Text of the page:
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Before it was the Playpen it was the Adonis (a different Adonis from the more famous one of the same name farther up 8th Avenue) and before it was the Adonis it was, of course, the Cameo, and I’m surprised that this theater doesn’t have a separate listing under that name because it was the “Cameo” for decades. Bill Landis (or, I should say, the late Bill Landis because he recently passed away) and his wife Michelle Clifford in their essential book on Deuce movie theaters, “Sleazoid Express,” devote a whole chapter to the Cameo and its owner, the infamous Chelly Wilson, the doyenne of Times Square smut palaces. Ms. Wilson deserves some sort of immortalization on the Deuce Walk of Infamy and if you can find Landis' excellent article on her that used to be posted on the Alpha Blue site, it is essential (and truly jawdropping) reading.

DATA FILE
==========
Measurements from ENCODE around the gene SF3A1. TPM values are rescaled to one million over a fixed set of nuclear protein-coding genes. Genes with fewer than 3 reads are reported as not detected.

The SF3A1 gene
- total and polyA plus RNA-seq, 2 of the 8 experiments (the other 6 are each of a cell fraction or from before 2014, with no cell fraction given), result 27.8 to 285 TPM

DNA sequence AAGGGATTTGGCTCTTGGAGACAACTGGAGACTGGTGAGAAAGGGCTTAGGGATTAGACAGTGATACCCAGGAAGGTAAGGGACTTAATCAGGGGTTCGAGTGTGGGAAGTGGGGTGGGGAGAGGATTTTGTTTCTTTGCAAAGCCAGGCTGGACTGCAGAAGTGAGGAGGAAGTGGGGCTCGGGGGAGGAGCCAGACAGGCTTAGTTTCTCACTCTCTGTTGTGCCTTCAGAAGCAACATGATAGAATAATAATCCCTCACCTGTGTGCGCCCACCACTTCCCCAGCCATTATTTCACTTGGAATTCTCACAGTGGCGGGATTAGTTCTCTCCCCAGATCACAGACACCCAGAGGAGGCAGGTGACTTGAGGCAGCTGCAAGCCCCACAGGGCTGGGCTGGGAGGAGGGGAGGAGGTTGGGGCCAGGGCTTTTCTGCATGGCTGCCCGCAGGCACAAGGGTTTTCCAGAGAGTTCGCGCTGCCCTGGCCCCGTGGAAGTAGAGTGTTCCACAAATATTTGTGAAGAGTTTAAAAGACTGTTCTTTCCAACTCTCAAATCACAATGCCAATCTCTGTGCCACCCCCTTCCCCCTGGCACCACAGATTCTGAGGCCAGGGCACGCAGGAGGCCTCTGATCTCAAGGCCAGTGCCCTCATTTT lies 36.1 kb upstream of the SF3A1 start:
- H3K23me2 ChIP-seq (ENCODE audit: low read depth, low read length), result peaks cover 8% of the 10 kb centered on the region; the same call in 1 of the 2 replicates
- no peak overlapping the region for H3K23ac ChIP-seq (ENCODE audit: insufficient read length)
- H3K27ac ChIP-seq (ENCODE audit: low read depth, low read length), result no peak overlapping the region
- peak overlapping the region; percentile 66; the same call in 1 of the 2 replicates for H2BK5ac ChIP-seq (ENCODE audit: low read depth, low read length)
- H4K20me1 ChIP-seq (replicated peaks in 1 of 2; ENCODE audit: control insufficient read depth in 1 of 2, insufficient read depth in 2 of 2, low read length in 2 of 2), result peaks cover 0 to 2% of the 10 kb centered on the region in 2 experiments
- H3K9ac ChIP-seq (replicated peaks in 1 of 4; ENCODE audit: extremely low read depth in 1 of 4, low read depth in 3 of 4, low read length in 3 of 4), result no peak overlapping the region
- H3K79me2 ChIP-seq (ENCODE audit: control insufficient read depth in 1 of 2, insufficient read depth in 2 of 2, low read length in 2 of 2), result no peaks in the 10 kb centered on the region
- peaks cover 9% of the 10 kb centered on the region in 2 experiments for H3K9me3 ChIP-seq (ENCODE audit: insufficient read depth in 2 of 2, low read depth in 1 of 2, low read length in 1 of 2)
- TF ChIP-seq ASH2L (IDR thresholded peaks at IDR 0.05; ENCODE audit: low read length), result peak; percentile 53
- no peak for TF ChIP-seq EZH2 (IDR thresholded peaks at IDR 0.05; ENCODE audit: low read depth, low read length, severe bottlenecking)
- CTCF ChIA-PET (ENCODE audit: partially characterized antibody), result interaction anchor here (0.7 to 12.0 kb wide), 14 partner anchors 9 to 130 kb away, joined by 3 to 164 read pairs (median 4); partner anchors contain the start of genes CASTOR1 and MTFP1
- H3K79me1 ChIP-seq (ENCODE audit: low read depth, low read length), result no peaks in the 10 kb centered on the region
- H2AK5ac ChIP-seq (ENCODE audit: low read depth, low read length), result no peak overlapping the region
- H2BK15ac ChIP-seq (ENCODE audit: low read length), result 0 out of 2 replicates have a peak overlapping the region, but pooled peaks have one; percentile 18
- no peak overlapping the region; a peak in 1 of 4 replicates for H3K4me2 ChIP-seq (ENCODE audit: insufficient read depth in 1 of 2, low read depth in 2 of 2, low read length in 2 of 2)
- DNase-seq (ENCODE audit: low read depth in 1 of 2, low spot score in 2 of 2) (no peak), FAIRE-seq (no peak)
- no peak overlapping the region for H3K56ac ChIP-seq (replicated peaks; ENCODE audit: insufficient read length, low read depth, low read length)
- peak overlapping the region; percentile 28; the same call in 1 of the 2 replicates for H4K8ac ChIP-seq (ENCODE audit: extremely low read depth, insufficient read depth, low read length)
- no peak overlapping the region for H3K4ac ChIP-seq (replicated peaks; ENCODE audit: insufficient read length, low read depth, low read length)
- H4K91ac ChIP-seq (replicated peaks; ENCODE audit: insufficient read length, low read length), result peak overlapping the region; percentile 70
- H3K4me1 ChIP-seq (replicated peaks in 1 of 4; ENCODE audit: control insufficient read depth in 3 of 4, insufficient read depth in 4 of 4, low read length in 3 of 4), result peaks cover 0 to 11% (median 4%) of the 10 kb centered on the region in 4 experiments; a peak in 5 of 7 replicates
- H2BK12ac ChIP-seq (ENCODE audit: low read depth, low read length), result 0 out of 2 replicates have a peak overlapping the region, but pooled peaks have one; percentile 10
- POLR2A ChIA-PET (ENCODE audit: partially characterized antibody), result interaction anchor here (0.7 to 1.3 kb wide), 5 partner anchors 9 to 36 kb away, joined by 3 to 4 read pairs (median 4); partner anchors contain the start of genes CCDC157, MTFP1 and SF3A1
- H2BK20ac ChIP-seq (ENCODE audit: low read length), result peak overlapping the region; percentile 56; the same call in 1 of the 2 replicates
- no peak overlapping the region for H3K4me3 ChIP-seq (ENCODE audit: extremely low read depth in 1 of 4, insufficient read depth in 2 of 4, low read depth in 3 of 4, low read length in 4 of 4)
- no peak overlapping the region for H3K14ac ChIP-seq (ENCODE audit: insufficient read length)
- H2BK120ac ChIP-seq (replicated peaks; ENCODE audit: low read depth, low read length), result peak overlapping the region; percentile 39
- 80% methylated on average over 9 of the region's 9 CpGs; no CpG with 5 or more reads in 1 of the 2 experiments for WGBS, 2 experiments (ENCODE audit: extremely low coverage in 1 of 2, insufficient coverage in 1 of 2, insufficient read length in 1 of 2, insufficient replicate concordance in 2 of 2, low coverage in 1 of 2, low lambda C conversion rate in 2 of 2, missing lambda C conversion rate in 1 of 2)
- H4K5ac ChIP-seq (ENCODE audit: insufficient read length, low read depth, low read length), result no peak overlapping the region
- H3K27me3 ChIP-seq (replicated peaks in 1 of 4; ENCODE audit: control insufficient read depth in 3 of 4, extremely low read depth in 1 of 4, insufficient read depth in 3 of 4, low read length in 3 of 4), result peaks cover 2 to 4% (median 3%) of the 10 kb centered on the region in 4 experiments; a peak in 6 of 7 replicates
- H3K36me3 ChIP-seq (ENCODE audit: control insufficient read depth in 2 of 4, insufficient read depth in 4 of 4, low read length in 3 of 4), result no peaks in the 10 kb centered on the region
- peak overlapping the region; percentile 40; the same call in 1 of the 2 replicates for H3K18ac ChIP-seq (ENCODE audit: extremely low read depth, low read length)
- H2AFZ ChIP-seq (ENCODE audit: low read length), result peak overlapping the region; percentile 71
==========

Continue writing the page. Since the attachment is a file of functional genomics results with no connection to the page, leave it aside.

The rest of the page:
If I recall the book correctly, the Cameo is where the notorious roughie “Olga” movies played, but, more importantly, the Cameo played an important part in the history of Times Square pornography when in May of 1970 the film, “Sexual Freedom in Denmark,” premiered there. It was the first X-rated film to truly show “penetration” shots as compared to tamer less graphic adult flicks like “I am Curious (Yellow).” “Sexual Freedom in Denmark” was part of the wave of instructional adult films that were supposed to be documentaries or “how to” flicks, which is how they got away with the “redeeming social value” obscenity issue. Nowadays, they are known as “white coaters” because they usually had scenes of a sham doctor lecturing about the importance of sexual openness interspersed with the action shots. “Screw” magazine gave it the highest rating it ever bestowed on an X-rated film up to that point, and because of its explicitness it opened the floodgates of truly hardcore pornography that eventually overwhelmed Times Square.